An interesting video about Canadian and Latin American cities
Very good publication on street design.
I know its a divisive issue but I think it should be considered for Melbourne and Sydney,
Its no surprise that Docklands is not very walkable, I think this issue is overlooked in Melbourne with many developers not even integrating footpaths into new development, I believe there should be a law with minimum standards for foopath provision and other features to assist pedestrians.
Yep - totally agree. And we can do it without the traders getting up in arms about it.
The traders will actually benefit in the long run as PT investment and fewer cars actually improves retail trade.
Now is the time to do it to help get MM1 funded and other PT and cycling upgrades.
True. But it would take a very brave government, from either side, to implement something the media would be quick to label as a new tax. Still IA strongly advocate it, as has Robert Doyle in the past, so if you could get bipartisan agreement, there may be hope...
The other problem with doing it before MM1 is built, is you need to be careful of being a victim of your own success. Take too many cars off the road at once, before your PT system can cope with it, and you have a whole new set of problems. Though I suspect this can be easily addressed by having a lower initial toll charge, and ramping it up as PT capacity is increased.
Very good article and an area we overlook against motorised transport especially considering that improvements to walkability can be made at very low cost.
Community participation for the future plans for COM bike strategy:
This is a total waste of money this money could have been used for other transport projects.
I'm wondering could this concept work in Melbourne and if so where
This is the direction Melbourne is going in back to the 60's, proposing to ban bikes on certain streets.
I cannot believe how insane this proposal is for Melbourne,
politicians should listen to the advice of town planners.
July 23, 2015 - 12:43AM Adam Carey, Clay Lucas
The list of weaknesses in Melbourne's rail network is so long that fixing it all would be unaffordable, according to an internal audit obtained by The Age, but Metro has warned the state government some of the problems are so critical they can no longer be ignored.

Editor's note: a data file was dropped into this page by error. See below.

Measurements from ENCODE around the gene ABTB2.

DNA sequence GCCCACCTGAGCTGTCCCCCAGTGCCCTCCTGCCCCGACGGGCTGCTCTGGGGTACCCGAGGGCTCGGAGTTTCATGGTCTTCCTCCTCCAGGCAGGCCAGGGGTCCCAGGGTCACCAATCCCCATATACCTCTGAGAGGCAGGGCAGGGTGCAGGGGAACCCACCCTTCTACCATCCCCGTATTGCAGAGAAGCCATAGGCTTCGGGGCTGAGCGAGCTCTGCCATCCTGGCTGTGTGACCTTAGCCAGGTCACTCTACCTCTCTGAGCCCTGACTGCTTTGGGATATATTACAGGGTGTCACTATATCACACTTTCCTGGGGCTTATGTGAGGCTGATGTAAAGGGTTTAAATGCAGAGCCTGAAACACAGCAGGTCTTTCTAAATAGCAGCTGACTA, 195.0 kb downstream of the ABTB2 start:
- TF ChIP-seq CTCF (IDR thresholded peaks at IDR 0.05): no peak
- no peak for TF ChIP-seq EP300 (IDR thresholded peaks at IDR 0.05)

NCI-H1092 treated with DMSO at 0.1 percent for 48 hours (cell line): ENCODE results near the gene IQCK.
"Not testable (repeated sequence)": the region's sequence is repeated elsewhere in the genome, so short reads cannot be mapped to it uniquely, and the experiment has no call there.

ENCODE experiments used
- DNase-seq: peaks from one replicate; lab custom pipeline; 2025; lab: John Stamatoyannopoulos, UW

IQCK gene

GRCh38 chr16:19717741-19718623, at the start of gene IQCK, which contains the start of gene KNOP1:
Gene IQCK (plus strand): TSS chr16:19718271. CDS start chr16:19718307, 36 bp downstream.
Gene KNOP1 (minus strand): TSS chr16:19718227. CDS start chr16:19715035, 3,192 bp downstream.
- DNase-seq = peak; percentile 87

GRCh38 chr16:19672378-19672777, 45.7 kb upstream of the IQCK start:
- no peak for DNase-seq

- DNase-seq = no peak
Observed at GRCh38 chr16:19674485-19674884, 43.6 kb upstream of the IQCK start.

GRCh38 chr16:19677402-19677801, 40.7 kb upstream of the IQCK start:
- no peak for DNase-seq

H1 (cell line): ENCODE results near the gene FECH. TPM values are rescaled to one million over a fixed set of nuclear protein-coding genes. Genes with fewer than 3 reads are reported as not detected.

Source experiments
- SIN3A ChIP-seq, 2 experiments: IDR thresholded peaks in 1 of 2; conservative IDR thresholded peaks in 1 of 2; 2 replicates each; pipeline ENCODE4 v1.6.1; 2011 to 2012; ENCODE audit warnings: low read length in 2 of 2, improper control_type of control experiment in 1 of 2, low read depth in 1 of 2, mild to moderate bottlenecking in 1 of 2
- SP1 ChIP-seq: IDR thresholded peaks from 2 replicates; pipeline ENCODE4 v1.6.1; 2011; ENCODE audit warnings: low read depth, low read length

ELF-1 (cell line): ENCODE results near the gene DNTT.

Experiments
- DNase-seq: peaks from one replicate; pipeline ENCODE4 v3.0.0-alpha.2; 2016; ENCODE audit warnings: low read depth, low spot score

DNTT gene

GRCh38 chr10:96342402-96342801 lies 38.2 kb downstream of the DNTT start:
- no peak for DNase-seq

The internal audit has revealed the system is in such poor shape after decades of neglect that it cannot cope with expected demand unless hundreds of millions of dollars of failing infrastructure is renewed.
More than $950 million has been spent on the maintenance and renewal of the metropolitan rail network in the past four financial years, government figures show. Yet Metro's highly detailed five-year plan, reveals the repair job remains huge and damages the reliability of virtually every aspect of the network.
1: LACK OF ELECTRICAL POWER
2: OUTMODED SIGNALLING
3: INVISIBLE TRAINS
4: OUTMODED TECHNOLOGY
5: COMPLEX RAIL JUNCTIONS
6: RUN-DOWN STATIONS
Many of them moot - power has to be done on a line-by-line (or group of lines) basis: Dandenong corridor / MMR will isloate lines when they're all complete therefore making them a candidate for upgrades.
Outmoded signalling - moot should the trial announced for Sandringham line be successful and rolled out progressively - again Dandenong/MMR project likely to see start of new signalling system
Invisible trains: see above point.
Complex Rail Junctions: project specific, depends on long-term plans. Caulfield likely to have something done to it in the next 10 years (related to Dandenong/MMR project) - Clifton Hill needs grade sepping. North Melbourne-Upfield/Craigieburn might need more track eventually. And last parts around Flinders -Richmond and Southern Cross-North Melbourne require plans to be set in stone for removing lines from the loop / running direct so that flyovers (if needed) can be built to allow trains to access platforms without affecting operations.